Happy Michaelmas, the third most painfully English of holidays (just behind St. George's Day and Guy Fawkes Night, but slightly ahead of Plough Sunday and Remembrance Day)! We can't cook you a goose or bring bannock bread, so this'll have to do:
Pat Conroy is coming to the Library Society.
To mercilessly crib John Keats; we wish a more exciting word than excited, a more thrilling word than thrilled, to express our regard for so wonderful a writer. Our pleasure in hosting this event cannot be contained.
So, yeah, we're a little hyped up over it. And y'all are too: twenty-four hours after the Post and Courier wrote about the coming fundraiser- more than two weeks before tickets will be on sale- the Society was receiving phone calls about the event. Personally, I've received about a dozen calls and emails looking for tickets, and thereby learned that hanging out with Pat Conroy is a great way to get reacquainted with old friends and distant relations (and then disappoint them terribly).
Tickets will be available after October 15th: priority reservations will be available to Society members, and tickets will be limited. Hard details- exact times and prices- will not be released until sometime next week... so be patient.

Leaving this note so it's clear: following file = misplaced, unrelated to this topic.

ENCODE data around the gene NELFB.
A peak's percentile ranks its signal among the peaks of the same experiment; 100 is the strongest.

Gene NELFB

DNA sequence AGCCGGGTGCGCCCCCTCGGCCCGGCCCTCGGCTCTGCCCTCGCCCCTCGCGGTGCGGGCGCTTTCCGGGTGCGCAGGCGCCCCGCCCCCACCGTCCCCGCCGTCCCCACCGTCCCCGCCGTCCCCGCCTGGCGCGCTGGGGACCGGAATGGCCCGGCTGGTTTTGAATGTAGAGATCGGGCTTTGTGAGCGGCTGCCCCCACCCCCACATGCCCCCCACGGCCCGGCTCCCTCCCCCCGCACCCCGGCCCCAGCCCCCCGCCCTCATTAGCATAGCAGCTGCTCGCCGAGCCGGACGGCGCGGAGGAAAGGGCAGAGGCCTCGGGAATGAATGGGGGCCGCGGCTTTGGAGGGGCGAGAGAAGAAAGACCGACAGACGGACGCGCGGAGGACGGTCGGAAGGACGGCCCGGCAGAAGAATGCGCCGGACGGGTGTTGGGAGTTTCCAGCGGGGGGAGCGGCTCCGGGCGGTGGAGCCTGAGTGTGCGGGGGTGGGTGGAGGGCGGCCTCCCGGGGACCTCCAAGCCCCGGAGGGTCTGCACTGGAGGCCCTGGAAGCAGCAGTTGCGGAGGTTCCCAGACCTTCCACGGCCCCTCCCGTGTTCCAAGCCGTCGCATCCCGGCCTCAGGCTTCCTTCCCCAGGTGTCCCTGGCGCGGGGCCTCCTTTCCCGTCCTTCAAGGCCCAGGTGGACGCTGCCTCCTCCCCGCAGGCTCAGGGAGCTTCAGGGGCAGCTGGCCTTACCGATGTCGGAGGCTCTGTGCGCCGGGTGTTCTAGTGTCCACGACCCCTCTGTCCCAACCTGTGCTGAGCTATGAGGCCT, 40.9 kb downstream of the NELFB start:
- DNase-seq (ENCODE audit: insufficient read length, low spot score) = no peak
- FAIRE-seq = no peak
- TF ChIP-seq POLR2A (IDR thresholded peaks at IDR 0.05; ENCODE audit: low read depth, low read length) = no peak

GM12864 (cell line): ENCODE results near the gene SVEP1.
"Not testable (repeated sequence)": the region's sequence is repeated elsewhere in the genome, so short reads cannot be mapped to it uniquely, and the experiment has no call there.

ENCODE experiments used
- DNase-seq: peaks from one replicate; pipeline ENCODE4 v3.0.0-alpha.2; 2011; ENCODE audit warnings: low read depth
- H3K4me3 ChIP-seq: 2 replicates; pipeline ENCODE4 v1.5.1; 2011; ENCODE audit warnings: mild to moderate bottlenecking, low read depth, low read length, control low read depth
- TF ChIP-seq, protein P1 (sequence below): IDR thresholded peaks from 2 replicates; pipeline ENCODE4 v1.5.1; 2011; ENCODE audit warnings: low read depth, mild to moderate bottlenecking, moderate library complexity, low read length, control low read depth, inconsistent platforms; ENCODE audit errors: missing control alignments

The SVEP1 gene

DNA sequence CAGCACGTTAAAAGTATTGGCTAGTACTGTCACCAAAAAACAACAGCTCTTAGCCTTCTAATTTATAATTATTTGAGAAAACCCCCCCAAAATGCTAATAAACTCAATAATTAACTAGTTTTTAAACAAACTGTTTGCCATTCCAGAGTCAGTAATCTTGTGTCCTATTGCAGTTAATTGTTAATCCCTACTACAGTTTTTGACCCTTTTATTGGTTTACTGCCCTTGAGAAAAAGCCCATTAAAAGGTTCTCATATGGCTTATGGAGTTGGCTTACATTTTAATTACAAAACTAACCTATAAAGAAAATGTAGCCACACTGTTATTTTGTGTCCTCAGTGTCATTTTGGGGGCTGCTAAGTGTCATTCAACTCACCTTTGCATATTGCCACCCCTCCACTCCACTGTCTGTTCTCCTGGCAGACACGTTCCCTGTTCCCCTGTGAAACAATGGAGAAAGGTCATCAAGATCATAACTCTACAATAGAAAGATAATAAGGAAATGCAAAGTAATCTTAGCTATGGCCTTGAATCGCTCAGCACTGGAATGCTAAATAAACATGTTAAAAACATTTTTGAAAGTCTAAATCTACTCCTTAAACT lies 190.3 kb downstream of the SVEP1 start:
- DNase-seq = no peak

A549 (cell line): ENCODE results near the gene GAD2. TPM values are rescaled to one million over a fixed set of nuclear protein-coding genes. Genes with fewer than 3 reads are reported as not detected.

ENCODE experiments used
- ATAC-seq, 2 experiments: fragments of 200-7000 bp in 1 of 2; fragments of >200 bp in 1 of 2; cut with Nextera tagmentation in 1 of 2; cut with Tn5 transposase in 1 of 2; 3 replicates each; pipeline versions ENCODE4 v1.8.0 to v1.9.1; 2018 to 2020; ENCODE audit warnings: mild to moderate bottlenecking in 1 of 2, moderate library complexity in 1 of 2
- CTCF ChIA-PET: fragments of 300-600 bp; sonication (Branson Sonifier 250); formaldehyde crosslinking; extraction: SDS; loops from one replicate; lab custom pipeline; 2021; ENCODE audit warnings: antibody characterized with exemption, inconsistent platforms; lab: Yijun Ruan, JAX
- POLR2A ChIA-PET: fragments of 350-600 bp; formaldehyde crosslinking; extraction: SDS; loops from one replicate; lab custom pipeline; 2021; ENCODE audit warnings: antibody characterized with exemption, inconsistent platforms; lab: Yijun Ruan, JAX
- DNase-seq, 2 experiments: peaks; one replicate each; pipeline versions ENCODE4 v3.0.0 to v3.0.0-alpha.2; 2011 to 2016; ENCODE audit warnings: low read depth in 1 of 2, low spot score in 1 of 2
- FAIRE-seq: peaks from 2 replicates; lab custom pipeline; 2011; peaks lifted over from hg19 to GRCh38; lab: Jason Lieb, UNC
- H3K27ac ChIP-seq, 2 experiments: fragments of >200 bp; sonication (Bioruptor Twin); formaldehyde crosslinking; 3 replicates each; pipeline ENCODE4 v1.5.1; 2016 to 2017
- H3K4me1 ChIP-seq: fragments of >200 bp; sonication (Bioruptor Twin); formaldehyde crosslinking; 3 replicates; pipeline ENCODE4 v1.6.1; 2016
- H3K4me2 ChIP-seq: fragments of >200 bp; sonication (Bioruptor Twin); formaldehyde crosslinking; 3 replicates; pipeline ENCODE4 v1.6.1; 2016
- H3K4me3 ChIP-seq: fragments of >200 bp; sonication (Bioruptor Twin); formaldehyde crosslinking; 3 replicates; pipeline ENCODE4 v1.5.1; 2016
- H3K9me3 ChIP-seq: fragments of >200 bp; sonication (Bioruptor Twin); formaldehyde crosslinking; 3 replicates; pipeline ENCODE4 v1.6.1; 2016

While on the topic of events, I would be remiss to neglect the fantastic one we hosted last week. Bret Lott, bestselling author of Jewel and The Hunt Club and about a half-dozen other books delivered a terrific lecture to a very large crowd of members and guests. It was a great kickoff for our Fall events season, season of mists and mellow fruitfulness, close bosom-friend of the maturing sun... sorry, sorry, more Keats. Anyhow, Bret not only gave a great talk; he supplied the A's in an insightful Q and A session (that could have lasted all evening, had it been allowed); and stuck around for an hour on top of that, talking to attendees personally and fielding lord-only-knows how many more questions. As folks who know him- even those who met him just last Thursday- know, Bret is as wonderful a person as he is a writer, and the Society is always pleased to have him here.